I don’t know about the lead in maca. I’ve never heard of that.

        1. I heard back from Maca Magic:

          Good morning Ann Marie,

          Thank you for your interest and concern about Maca Magic.

          We have our Maca powder tested and provide a Certificate of Analysis which reflects the measurement of lead found in our Maca Magic product . Please review the attached document and contact us regarding any further questions or concerns.

          Lead: <0.05mg/kg

  7. I noticed you are promoting Young Living essential oils, and want you to read this.
    https://www.quackwatch.com/11Ind/young.html
    I do like your blog, though!

    1. Hi, Bethany,

      That quackwatch guy attacks lots of people and organizations I really like and believe in. Including the Weston A. Price Foundation:

      https://www.quackwatch.org/01QuackeryRelatedTopics/holisticdent.html

      And also Dr. Joe Mercola: https://www.quackwatch.org/11Ind/mercola.html

      He also posts BS articles like these:
      https://www.quackwatch.org/03HealthPromotion/immu/too_many.html
      https://www.quackwatch.org/01QuackeryRelatedTopics/Tests/ak.html
      https://www.quackwatch.org/01QuackeryRelatedTopics/mercury.html
      https://www.quackwatch.org/01QuackeryRelatedTopics/candida.html

      That last one really bugs me. I completely eliminated my arthritis and chronic fatigue following Dr. Crook’s book.

      I do not think he is a reliable source.

    1. I also would love to know if maca is OK while pregnant or breastfeeding.

      Janelle
      https://investworks.net
      Financial Freedom on $1 A Day

      1. No, it is not.

        According to the Maca Magic folks:

        It should be ok for the MOM, however, Not for the CHILD or baby. Also please note it can increase the MOMS fertility.

        https://www.macatalk.com/faqs/womens.html#birth

  8. I want to try this!! One question though- you mentioned fermenting the coconut milk… have you done this before? I tried it once with homemade coconut milk and water kefir grains and it didnt work out. I haven’t tried the milk grains yet… maybe thats the ticket?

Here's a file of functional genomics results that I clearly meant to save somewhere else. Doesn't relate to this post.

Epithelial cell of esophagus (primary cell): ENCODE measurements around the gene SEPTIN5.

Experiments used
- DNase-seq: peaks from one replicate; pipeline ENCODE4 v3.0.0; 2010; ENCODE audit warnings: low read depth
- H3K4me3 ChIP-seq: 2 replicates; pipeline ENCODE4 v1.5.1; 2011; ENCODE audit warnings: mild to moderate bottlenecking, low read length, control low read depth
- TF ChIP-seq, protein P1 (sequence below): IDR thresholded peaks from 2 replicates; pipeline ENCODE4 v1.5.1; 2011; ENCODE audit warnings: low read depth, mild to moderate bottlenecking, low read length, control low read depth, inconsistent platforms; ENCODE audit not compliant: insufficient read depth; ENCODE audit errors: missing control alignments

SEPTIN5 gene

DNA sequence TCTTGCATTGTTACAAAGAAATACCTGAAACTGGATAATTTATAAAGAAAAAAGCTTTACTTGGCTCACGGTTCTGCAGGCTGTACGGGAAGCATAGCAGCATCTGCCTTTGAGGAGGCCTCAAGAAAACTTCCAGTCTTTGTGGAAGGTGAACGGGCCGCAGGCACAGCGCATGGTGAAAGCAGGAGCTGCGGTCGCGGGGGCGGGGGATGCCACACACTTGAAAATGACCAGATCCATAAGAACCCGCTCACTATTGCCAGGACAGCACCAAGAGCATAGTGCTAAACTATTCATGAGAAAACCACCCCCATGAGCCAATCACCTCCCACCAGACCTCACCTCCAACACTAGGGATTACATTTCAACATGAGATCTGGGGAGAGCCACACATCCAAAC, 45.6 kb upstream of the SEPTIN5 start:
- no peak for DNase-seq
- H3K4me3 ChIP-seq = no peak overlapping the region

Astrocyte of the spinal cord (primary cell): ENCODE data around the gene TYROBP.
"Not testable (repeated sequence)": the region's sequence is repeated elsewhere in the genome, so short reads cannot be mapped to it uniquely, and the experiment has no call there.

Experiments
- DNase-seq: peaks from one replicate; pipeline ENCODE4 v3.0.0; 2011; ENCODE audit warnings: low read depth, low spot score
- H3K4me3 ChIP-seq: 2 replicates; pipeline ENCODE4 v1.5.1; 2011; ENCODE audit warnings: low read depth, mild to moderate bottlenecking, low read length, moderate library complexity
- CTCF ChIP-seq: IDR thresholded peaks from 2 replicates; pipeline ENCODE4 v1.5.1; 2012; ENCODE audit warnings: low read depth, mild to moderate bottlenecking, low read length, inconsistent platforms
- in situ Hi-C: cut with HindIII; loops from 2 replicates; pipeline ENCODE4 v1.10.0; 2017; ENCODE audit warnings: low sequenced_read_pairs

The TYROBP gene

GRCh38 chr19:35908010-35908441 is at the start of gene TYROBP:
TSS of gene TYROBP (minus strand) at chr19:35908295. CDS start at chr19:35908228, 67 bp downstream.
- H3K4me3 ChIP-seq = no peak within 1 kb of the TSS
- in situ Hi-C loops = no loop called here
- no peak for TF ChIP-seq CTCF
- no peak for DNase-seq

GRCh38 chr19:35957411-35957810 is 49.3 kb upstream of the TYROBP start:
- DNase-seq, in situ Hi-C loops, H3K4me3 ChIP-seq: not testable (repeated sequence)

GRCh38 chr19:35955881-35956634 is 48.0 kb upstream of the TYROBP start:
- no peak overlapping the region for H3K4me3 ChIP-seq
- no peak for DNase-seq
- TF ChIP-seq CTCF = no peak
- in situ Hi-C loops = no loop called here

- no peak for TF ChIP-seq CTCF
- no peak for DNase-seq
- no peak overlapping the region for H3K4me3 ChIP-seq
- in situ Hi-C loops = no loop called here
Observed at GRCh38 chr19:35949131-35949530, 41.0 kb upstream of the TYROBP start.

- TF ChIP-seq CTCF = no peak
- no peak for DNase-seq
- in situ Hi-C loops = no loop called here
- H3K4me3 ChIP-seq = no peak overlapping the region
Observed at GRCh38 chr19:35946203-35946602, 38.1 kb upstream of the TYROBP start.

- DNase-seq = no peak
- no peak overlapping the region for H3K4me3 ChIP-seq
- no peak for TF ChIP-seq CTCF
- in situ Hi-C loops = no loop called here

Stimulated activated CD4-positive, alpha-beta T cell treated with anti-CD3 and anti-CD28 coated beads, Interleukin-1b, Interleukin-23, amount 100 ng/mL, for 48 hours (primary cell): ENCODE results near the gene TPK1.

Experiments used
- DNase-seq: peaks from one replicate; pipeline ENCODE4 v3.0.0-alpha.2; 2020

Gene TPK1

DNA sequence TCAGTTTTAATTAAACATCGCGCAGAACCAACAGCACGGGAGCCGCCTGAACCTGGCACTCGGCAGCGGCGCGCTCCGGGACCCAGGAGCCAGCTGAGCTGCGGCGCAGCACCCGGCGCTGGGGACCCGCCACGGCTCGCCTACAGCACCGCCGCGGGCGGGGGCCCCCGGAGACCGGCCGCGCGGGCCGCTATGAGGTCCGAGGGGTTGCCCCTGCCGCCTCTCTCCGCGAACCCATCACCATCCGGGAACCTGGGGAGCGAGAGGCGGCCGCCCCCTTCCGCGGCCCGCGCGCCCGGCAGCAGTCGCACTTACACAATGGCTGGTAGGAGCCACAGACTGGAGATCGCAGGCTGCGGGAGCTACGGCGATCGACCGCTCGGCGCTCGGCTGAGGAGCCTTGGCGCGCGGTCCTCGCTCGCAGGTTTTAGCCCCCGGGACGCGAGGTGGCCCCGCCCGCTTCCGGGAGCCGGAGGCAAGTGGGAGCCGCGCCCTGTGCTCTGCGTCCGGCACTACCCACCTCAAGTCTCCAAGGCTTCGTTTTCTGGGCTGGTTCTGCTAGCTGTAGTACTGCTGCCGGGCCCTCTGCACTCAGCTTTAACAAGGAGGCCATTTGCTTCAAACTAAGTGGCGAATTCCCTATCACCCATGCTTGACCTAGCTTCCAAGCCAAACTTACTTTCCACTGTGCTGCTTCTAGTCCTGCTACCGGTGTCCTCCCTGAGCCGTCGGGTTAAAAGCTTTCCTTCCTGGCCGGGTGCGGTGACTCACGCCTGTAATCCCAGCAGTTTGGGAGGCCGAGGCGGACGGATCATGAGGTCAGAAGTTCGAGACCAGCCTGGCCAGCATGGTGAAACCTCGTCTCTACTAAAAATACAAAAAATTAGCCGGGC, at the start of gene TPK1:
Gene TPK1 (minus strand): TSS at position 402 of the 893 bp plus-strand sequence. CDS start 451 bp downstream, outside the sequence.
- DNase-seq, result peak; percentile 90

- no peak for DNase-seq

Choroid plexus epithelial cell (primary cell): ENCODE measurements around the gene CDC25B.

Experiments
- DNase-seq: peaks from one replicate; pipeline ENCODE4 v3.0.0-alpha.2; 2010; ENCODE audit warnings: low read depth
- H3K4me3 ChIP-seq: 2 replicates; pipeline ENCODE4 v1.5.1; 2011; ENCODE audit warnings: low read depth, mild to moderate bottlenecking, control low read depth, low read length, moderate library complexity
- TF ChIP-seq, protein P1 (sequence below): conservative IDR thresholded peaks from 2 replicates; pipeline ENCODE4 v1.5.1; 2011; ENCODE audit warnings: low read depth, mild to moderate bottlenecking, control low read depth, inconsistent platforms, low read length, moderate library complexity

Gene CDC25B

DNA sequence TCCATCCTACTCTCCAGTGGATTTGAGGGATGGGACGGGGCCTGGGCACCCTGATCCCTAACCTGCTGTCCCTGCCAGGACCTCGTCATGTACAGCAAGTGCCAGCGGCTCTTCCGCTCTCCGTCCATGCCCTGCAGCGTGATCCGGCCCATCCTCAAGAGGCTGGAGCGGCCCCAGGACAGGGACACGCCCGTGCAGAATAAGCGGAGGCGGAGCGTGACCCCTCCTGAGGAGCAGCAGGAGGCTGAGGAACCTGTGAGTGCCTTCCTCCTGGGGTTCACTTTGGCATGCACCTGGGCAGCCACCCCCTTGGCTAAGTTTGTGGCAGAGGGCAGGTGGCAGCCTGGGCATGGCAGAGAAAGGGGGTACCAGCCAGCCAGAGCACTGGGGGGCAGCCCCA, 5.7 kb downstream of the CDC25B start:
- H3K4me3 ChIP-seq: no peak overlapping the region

9. I have to say I first heard about Maca Root from a blog post you wrote a while ago which made me so intrigued and now we carry it in our store. I have fallen in love with this herb. I use it for hormone balance and to me, it is actually good tasting. I just put it in water and down it. I love the taste, for some reason! I love when an herb is so easy to take! It is packed with so many other health benefits as well – circulatory health, antioxidant, aids the adrenals, etc, and contains many nutrients. Very impressive herb. For those who asked about libido, it has actually been dubbed the “natural Viagra”. 🙂

    Nickole

  10. “If you’re thinking of adding greens to this smoothie, I recommend that you skip them. Raw greens are full of anti-nutrients which block mineral absorption.” – What do you mean by this? ‘anti-nutrients’? …tell me more!

    And, what does the smoothie taste like? Does Maca have a strong or mild flavor?

  11. I strongly believe that maca increased my fertility and helped me get pregnant naturally at ages 39 and 41 after 2 previous miscarriages. Maca is excellent for increasing libido and is also said to improve egg quality (which is huge for women of “advanced age”). I truly believe maca played a very important role in me conceiving my two sons. I also had uncomplicated pregnancies and vaginal deliveries with both (water births, to be exact). It is also good for male fertility (my husband took it too) and menopausal symptoms.

    1. Sally,
      How long did you take Maca and how much before you got preg? I had a miscarriage and now having a hard time conceiving…Willing to try anything:)
      Thanks so much!

  12. Thanks so much for this post, I have been looking for a quick/easy/nutritious breakfast, and this fits my needs exactly.

    Question about maca, I have read that it is better to use the gelatinized powder due to digestion issues and to receive all therapeutic benefits. I know nothing about this, do you know if it is true? Thanks!

  13. I’m intrigued. What about this review on Amazon though about taking maca raw upsetting your thyroid? Do you think there is an issue with taking maca raw?
    https://www.amazon.com/review/R27N5UZGUCPV8M/ref=cm_cr_pr_viewpnt#R27N5UZGUCPV8M

  14. If I don’t have pastured eggs, should I omit them? You mentioned fresh is best and I can only get organic cage free or free range eggs…

  15. Hi Ann Marie,

    Love these recipes, great job. We last connected at the WAPF conference in 2010, and regarding Maca I’d like to discuss an affiliate opportunity with you. Would it be best if I send the specifics to questions @ cheeseslave.com, or do you prefer I go through VGN?

    Thank you for your support and for a great blog.

    ~ Andrew